Today's Coming Crisis Movie

Thursday, July 28, 2011

Rural US disappearing? Population share hits low

Rural America now accounts for just 16 percent of the nation's population, the lowest ever.

The latest 2010 census numbers hint at an emerging America where, by midcentury, city boundaries become indistinct and rural areas grow ever less relevant. Many communities could shrink to virtual ghost towns as they shutter businesses and close down schools, demographers say.

More metro areas are booming into sprawling megalopolises. Barring fresh investment that could bring jobs, however, large swaths of the Great Plains and Appalachia, along with parts of Arkansas, Mississippi and north Texas, could face significant population declines.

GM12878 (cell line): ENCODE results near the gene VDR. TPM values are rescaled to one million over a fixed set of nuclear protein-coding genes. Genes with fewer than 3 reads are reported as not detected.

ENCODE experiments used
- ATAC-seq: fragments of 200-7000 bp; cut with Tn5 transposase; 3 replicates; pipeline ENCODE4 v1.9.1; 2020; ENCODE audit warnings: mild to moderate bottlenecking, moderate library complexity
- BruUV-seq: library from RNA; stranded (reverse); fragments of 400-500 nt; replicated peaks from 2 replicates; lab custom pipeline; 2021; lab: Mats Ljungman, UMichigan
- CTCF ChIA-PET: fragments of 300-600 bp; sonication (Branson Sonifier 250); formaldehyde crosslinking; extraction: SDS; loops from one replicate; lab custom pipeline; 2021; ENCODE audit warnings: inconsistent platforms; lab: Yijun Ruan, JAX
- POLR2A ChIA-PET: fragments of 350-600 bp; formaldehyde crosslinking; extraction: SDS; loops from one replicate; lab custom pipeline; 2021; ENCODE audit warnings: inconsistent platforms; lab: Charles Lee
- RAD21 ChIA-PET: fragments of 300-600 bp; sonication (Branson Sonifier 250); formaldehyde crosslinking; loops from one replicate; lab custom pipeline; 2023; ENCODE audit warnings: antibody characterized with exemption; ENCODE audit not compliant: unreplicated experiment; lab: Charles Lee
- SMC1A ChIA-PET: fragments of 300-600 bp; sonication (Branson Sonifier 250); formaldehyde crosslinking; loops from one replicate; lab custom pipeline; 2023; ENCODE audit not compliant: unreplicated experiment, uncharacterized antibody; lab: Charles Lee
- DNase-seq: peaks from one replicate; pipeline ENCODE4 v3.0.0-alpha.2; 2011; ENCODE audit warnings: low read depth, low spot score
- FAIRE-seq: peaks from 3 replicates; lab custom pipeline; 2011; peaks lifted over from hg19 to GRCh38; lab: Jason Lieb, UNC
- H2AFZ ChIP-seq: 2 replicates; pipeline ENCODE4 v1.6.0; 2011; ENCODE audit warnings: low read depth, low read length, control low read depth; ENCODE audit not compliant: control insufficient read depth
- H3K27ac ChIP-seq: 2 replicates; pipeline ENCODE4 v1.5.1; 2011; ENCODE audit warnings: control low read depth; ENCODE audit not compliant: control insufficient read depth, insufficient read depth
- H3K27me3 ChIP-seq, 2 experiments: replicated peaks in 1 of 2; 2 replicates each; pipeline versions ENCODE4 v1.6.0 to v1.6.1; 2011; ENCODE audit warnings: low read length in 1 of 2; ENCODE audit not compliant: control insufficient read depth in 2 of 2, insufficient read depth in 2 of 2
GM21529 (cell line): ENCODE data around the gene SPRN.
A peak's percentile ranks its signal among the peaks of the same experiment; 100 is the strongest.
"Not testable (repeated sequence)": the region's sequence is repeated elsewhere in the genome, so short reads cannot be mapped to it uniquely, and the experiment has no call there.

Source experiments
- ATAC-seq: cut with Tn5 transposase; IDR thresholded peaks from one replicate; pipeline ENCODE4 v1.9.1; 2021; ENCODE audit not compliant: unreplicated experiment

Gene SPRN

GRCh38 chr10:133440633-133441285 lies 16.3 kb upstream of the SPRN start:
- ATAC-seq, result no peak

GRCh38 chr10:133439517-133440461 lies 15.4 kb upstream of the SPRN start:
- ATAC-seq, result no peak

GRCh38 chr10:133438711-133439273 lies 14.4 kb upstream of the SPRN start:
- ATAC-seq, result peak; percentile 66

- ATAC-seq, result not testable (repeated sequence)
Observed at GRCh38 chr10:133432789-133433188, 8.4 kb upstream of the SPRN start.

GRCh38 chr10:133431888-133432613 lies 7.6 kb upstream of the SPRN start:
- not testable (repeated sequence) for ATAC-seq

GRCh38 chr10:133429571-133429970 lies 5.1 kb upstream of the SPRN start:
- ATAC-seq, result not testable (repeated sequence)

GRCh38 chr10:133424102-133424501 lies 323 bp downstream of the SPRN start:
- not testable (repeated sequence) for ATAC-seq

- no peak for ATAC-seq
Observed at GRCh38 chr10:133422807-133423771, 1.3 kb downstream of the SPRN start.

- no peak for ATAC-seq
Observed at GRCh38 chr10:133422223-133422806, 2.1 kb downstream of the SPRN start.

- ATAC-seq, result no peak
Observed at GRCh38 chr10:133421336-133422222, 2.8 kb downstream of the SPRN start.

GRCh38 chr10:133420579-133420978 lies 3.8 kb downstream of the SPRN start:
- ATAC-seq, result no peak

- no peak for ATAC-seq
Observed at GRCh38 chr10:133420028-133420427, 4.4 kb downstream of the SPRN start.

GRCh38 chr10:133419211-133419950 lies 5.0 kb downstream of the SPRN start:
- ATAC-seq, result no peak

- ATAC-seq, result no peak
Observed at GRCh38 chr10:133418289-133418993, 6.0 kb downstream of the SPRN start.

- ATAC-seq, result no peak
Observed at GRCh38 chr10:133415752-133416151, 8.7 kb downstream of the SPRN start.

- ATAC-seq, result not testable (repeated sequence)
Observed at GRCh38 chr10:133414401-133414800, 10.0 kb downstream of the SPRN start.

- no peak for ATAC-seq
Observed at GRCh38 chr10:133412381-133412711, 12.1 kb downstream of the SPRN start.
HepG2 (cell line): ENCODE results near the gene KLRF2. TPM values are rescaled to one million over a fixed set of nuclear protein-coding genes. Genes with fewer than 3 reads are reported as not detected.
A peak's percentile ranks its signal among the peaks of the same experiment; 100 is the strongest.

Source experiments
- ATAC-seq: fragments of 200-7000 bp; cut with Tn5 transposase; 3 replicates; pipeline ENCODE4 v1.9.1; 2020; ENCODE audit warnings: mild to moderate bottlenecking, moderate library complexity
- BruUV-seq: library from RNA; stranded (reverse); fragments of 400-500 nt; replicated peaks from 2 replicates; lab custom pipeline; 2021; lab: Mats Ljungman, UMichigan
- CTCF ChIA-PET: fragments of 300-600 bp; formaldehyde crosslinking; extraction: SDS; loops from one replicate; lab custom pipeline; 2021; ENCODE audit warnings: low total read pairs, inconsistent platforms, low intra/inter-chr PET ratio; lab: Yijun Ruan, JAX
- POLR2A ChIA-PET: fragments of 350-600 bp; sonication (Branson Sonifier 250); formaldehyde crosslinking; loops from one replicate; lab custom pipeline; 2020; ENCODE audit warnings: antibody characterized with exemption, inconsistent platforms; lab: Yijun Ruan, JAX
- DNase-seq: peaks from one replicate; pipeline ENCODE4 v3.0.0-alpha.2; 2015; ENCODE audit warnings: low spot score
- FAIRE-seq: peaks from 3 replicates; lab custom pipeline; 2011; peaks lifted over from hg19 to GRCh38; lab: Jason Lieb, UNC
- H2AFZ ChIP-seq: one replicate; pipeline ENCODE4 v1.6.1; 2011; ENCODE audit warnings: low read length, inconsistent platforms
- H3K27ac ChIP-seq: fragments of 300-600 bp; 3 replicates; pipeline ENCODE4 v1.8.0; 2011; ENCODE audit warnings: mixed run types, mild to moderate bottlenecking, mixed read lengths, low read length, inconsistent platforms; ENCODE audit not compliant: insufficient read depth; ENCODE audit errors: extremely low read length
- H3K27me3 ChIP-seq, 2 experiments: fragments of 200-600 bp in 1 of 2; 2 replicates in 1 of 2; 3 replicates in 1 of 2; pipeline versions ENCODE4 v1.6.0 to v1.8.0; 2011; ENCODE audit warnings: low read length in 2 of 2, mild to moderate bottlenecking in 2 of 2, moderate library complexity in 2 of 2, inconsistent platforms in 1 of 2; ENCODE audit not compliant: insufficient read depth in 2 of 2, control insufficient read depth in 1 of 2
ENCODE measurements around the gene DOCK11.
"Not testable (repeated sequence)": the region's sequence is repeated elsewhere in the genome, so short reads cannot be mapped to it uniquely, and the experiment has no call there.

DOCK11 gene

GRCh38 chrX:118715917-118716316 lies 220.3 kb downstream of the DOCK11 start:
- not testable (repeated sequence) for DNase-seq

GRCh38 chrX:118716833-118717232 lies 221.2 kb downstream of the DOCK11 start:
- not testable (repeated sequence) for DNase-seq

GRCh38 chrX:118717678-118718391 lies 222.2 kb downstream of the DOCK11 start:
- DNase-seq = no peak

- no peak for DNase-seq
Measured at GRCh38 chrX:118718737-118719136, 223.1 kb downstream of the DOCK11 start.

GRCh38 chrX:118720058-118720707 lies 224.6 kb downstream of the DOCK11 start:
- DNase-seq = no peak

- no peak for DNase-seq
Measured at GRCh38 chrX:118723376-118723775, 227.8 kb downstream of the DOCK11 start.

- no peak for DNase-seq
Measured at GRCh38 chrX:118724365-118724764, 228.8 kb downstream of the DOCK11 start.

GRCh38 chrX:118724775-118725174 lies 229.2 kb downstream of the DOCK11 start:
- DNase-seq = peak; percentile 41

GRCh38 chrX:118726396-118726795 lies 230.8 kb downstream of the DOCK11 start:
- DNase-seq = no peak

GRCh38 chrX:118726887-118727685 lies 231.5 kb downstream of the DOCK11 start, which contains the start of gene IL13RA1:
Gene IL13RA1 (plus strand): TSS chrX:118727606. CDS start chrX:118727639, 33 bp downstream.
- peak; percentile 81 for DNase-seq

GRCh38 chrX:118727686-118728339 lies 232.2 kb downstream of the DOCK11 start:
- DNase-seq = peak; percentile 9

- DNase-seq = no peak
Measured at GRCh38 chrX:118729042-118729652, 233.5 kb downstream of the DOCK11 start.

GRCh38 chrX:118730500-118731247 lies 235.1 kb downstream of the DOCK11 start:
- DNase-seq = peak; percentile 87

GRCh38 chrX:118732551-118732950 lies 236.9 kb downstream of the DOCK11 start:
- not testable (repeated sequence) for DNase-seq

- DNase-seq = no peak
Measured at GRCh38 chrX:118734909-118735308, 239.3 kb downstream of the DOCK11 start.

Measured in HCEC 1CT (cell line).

These places posted some of the biggest losses over the past decade as young adults left and the people who stayed got older, moving past childbearing years.

"This place ain't dead yet, but it's got about half a foot in the grave," said Bob Frees, 61, of Moundsville, W.Va., which now has a population of just over 9,000. "The big-money jobs are all gone. We used to have the big mills and the rolling plants and stuff like that, and you could walk out of high school when you were 16 or 17 and get a $15-an-hour job." (more)